Preventing Problems Related to Climate Change Requires Changes in How Countries Look at Growth and Progress

The UN’s Intergovernmental Panel on Climate Change (IPCC) conveyed a strong message to the international community with its recent report, issued in early October in South Korea: the world has to act at once to decrease greenhouse gas emissions.

The planet is in trouble mostly because we consume far more than we need to. Photo: Colourbox

The report says that human-caused emissions of carbon dioxide (CO2) need to drop by around 45% from 2010 levels by 2030, and by 100% by 2050.

“Limiting warming to 1.5 ºC is possible within the laws of chemistry and physics but doing so would require unprecedented changes,” said Jim Skea, Co-Chair of IPCC Working Group III, in a press release issued with the report.

Scientists at NTNU’s Industrial Ecology Program say that making “unprecedented changes” in the international economy could be much easier if society drastically modifies the way it views economic growth.

Society has to go to zero emissions pretty much overnight. Whether we like it or not, this challenge won’t be met without the corresponding (overnight) changes in society. We need to start thinking, ‘Is the carbon footprint that comes from different economic activities actually worth it in terms of societal outcomes?’ There is potential to live fulfilling lives with much less environmental impact.

Gibran Vita, PhD Candidate, NTNU’s Industrial Ecology Program.

They propose that fulfilling basic human needs with the minimum environmental cost should be the primary focus of economies—not growth.

Vita and his colleagues have recently published an article about their study in Environmental Research Letters.

More consumption doesn’t necessarily mean happier people

Vita and his colleagues planned to examine the carbon footprints that would be generated from meeting people’s basic needs. They used a system created by the Chilean economist Manfred Max-Neef, who defined categories of emotional, physical, and intellectual needs, such as subsistence, leisure, identity, freedom, and creation.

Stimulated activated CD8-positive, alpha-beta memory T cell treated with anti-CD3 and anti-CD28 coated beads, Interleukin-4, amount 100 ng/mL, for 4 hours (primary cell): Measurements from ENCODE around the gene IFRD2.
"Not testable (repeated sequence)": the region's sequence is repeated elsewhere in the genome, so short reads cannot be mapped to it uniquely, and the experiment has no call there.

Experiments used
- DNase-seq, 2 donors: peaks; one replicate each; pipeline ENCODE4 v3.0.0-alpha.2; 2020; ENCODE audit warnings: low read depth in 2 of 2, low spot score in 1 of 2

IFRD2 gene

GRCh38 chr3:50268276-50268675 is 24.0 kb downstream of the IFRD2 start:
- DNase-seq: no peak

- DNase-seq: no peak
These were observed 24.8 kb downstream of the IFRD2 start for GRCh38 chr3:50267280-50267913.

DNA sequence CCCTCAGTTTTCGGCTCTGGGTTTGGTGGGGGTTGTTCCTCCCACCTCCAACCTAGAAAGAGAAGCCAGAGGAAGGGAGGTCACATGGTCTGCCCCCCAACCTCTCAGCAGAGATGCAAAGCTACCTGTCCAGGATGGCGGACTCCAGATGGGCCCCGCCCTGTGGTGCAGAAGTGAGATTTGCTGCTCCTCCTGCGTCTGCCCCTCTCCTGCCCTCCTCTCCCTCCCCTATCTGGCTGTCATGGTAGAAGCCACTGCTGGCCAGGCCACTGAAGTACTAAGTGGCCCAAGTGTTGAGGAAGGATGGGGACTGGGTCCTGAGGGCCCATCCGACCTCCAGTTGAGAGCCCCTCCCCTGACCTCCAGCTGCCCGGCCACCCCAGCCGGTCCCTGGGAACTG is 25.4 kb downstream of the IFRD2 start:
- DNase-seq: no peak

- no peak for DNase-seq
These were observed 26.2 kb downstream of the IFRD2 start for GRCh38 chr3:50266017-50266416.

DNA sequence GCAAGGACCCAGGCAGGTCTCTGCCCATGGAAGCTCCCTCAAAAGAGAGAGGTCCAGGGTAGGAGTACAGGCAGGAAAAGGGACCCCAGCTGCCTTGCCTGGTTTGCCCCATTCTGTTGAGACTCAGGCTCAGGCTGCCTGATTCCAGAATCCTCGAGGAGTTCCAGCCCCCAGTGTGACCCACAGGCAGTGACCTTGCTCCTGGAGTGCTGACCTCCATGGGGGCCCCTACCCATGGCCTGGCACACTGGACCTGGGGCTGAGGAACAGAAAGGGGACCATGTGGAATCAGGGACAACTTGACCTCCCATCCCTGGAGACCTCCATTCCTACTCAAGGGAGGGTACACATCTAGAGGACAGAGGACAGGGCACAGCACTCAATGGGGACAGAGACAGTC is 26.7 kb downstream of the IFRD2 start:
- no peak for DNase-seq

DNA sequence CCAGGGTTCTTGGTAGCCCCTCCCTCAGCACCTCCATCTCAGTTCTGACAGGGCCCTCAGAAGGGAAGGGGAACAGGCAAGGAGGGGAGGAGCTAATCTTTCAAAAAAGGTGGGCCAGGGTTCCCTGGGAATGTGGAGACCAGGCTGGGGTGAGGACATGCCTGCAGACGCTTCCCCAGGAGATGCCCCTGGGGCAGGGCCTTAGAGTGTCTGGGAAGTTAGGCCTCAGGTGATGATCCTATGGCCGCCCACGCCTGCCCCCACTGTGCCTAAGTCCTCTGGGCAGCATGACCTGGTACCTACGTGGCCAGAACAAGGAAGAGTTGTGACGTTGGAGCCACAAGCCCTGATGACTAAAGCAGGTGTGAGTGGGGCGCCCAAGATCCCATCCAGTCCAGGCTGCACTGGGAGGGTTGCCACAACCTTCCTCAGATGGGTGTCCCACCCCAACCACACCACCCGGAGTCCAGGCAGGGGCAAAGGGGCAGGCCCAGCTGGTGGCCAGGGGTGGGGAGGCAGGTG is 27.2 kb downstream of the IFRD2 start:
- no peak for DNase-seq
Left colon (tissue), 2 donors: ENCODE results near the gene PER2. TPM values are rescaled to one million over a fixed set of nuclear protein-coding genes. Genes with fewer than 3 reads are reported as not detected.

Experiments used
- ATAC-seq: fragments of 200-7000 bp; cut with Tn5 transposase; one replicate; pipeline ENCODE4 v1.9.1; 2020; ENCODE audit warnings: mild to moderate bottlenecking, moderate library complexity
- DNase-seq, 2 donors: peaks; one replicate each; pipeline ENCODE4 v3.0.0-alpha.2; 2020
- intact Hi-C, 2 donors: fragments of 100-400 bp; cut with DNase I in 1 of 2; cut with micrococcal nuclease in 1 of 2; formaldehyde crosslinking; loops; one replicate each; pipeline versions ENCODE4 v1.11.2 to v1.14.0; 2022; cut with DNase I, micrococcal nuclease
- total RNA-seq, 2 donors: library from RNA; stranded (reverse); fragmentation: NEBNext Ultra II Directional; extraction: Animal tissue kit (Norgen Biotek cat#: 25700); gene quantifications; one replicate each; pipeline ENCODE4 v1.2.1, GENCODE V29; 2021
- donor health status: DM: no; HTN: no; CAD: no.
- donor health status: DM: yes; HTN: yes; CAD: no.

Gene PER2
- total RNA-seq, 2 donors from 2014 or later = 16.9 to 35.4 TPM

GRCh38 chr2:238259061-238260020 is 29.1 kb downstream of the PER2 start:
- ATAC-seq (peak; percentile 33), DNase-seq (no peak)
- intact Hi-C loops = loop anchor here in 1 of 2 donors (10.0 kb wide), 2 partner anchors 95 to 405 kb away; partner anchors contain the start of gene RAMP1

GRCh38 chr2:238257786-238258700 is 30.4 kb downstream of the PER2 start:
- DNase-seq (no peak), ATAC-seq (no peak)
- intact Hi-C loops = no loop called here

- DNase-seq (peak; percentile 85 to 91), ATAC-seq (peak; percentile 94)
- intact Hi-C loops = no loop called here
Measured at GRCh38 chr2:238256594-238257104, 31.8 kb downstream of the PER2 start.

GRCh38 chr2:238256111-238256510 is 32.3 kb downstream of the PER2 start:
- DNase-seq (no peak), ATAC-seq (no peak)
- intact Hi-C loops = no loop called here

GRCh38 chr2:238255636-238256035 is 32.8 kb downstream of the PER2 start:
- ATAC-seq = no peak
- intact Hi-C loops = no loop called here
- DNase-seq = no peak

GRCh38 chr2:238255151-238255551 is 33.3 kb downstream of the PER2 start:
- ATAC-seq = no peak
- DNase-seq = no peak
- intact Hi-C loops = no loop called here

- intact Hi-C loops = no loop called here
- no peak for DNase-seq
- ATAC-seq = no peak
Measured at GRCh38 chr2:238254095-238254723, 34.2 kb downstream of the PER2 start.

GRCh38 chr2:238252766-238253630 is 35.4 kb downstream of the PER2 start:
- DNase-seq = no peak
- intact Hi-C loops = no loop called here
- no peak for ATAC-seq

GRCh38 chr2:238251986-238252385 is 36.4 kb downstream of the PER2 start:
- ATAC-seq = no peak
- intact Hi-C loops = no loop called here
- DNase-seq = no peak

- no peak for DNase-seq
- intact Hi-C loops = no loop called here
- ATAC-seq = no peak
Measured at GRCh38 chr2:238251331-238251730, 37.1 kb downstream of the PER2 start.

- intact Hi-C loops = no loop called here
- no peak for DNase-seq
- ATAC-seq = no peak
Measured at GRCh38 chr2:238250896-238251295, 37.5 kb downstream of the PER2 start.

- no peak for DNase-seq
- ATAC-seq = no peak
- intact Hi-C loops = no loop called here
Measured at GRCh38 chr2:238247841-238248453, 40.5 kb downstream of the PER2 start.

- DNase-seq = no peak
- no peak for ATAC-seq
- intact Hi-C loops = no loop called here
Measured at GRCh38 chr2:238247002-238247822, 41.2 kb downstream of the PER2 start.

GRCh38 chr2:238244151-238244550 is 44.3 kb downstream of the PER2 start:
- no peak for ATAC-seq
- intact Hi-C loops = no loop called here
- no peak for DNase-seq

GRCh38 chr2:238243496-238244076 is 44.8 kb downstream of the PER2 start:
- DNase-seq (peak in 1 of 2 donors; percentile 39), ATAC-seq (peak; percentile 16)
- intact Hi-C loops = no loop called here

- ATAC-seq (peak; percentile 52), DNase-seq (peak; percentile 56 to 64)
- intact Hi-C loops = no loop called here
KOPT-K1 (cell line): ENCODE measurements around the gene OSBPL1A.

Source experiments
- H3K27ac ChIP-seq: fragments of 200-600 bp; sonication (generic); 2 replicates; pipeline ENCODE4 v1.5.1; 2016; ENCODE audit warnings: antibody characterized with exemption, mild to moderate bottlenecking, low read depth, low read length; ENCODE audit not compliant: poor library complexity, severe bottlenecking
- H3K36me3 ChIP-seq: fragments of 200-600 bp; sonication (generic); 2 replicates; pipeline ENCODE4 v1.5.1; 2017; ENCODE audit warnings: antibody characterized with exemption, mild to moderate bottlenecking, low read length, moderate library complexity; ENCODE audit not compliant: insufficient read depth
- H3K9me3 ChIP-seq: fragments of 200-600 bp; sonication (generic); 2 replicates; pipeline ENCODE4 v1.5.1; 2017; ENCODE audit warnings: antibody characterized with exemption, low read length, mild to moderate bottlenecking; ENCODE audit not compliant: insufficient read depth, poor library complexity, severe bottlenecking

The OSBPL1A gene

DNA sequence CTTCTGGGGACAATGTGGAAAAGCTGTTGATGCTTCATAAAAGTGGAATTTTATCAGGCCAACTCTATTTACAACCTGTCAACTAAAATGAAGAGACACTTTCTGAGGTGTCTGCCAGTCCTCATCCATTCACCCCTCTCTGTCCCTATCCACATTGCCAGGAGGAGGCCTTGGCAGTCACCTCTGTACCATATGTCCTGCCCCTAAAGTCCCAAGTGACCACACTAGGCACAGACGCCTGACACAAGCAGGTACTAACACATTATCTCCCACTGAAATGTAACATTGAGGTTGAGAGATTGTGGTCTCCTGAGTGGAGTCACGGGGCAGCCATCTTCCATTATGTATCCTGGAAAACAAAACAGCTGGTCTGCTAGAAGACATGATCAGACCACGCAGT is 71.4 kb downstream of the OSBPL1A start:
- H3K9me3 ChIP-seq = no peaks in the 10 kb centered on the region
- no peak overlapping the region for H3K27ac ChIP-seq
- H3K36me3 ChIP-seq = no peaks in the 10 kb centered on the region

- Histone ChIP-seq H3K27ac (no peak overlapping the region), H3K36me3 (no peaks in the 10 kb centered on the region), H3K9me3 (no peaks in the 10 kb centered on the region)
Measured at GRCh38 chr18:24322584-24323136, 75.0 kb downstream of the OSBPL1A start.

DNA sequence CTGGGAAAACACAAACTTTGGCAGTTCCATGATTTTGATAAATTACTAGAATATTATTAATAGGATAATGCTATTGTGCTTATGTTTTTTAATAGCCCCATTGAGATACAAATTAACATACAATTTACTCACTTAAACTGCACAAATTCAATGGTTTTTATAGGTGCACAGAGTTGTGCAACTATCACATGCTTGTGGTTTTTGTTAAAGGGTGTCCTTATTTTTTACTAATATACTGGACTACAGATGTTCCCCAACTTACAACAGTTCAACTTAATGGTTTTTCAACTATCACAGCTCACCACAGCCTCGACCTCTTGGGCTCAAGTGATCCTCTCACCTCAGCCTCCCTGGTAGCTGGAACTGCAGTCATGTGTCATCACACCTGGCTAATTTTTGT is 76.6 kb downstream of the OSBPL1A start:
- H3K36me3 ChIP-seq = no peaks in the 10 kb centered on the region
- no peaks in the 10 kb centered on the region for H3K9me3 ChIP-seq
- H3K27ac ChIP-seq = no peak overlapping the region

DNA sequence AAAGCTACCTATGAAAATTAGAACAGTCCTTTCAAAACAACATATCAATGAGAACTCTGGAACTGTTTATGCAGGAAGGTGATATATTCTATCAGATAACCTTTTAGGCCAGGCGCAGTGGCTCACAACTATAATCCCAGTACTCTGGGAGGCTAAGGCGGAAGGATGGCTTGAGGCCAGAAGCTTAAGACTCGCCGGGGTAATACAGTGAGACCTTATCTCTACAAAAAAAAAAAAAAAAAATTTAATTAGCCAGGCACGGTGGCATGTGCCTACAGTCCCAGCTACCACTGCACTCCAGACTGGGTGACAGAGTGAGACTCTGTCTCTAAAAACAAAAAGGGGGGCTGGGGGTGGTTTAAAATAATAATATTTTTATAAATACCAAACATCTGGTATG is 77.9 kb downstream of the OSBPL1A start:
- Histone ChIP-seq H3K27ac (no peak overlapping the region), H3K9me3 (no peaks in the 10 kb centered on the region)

What’s unique about this approach is how it varies from conventional assessments of prosperity, which mostly measure money flows, such as GDP. “But people don’t necessarily benefit from more of everything, all the time,” Vita says.

“A driving belief is that focusing on external prosperity through consumption equals progress,” he said. “But that isn’t working so well for the poor who suffer many other types of deprivation, or for the rich in terms of mental health, or for the environment.”

So the scientists analyzed the goods and services consumed to meet people’s requirements based on Max-Neef’s categories and then calculated the footprint of each need. Then, to assess how well these “carbon investments” pay off with regards to quality of life, they used 35 objective and subjective indicators to measure how well people in various countries felt that eight different necessities were met.

For the “subsistence” need, for instance, they used indicators including standard of living, good health, and child survival rate. For the category “protection”, they explored access to sanitation and healthcare quality, among others.